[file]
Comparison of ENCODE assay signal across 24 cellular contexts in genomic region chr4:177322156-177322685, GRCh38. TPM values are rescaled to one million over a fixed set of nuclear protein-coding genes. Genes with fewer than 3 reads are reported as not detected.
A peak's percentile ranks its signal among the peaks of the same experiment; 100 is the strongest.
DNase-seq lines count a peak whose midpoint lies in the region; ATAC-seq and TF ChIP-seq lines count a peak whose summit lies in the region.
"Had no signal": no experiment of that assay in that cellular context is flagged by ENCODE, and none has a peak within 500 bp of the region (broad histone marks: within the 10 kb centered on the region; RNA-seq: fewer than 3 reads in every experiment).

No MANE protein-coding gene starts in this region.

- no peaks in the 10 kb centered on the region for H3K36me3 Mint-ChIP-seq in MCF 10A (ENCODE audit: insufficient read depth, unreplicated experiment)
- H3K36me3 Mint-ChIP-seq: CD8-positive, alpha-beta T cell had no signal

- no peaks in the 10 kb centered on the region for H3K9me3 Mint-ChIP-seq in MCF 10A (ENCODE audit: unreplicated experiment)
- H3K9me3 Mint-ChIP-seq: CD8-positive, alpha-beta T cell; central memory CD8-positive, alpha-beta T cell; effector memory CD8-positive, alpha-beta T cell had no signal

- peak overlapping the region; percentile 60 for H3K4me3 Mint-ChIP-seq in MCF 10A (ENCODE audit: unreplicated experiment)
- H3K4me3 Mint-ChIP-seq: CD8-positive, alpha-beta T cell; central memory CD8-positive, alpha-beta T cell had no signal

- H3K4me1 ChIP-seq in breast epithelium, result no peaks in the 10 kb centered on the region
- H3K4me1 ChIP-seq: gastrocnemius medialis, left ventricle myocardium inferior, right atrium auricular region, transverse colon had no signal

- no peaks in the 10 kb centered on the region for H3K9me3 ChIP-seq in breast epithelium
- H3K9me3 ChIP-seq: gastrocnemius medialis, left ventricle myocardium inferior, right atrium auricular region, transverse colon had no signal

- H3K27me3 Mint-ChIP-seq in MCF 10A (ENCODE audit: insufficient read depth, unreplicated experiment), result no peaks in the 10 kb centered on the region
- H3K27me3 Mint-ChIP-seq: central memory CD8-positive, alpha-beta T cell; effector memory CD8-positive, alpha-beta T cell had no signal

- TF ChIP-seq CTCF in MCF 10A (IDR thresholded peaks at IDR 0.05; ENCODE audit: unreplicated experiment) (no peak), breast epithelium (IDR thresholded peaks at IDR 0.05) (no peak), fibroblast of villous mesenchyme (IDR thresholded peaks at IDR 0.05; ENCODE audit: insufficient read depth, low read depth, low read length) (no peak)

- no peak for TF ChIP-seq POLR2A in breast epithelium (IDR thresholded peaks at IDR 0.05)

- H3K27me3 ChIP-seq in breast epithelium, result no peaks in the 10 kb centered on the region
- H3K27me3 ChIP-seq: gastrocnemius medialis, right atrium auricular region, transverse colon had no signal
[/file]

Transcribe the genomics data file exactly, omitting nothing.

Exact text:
Comparison of ENCODE assay signal across 24 cellular contexts in genomic region chr4:177322156-177322685, GRCh38. TPM values are rescaled to one million over a fixed set of nuclear protein-coding genes. Genes with fewer than 3 reads are reported as not detected.
A peak's percentile ranks its signal among the peaks of the same experiment; 100 is the strongest.
DNase-seq lines count a peak whose midpoint lies in the region; ATAC-seq and TF ChIP-seq lines count a peak whose summit lies in the region.
"Had no signal": no experiment of that assay in that cellular context is flagged by ENCODE, and none has a peak within 500 bp of the region (broad histone marks: within the 10 kb centered on the region; RNA-seq: fewer than 3 reads in every experiment).

No MANE protein-coding gene starts in this region.

- no peaks in the 10 kb centered on the region for H3K36me3 Mint-ChIP-seq in MCF 10A (ENCODE audit: insufficient read depth, unreplicated experiment)
- H3K36me3 Mint-ChIP-seq: CD8-positive, alpha-beta T cell had no signal

- no peaks in the 10 kb centered on the region for H3K9me3 Mint-ChIP-seq in MCF 10A (ENCODE audit: unreplicated experiment)
- H3K9me3 Mint-ChIP-seq: CD8-positive, alpha-beta T cell; central memory CD8-positive, alpha-beta T cell; effector memory CD8-positive, alpha-beta T cell had no signal

- peak overlapping the region; percentile 60 for H3K4me3 Mint-ChIP-seq in MCF 10A (ENCODE audit: unreplicated experiment)
- H3K4me3 Mint-ChIP-seq: CD8-positive, alpha-beta T cell; central memory CD8-positive, alpha-beta T cell had no signal

- H3K4me1 ChIP-seq in breast epithelium, result no peaks in the 10 kb centered on the region
- H3K4me1 ChIP-seq: gastrocnemius medialis, left ventricle myocardium inferior, right atrium auricular region, transverse colon had no signal

- no peaks in the 10 kb centered on the region for H3K9me3 ChIP-seq in breast epithelium
- H3K9me3 ChIP-seq: gastrocnemius medialis, left ventricle myocardium inferior, right atrium auricular region, transverse colon had no signal

- H3K27me3 Mint-ChIP-seq in MCF 10A (ENCODE audit: insufficient read depth, unreplicated experiment), result no peaks in the 10 kb centered on the region
- H3K27me3 Mint-ChIP-seq: central memory CD8-positive, alpha-beta T cell; effector memory CD8-positive, alpha-beta T cell had no signal

- TF ChIP-seq CTCF in MCF 10A (IDR thresholded peaks at IDR 0.05; ENCODE audit: unreplicated experiment) (no peak), breast epithelium (IDR thresholded peaks at IDR 0.05) (no peak), fibroblast of villous mesenchyme (IDR thresholded peaks at IDR 0.05; ENCODE audit: insufficient read depth, low read depth, low read length) (no peak)

- no peak for TF ChIP-seq POLR2A in breast epithelium (IDR thresholded peaks at IDR 0.05)

- H3K27me3 ChIP-seq in breast epithelium, result no peaks in the 10 kb centered on the region
- H3K27me3 ChIP-seq: gastrocnemius medialis, right atrium auricular region, transverse colon had no signal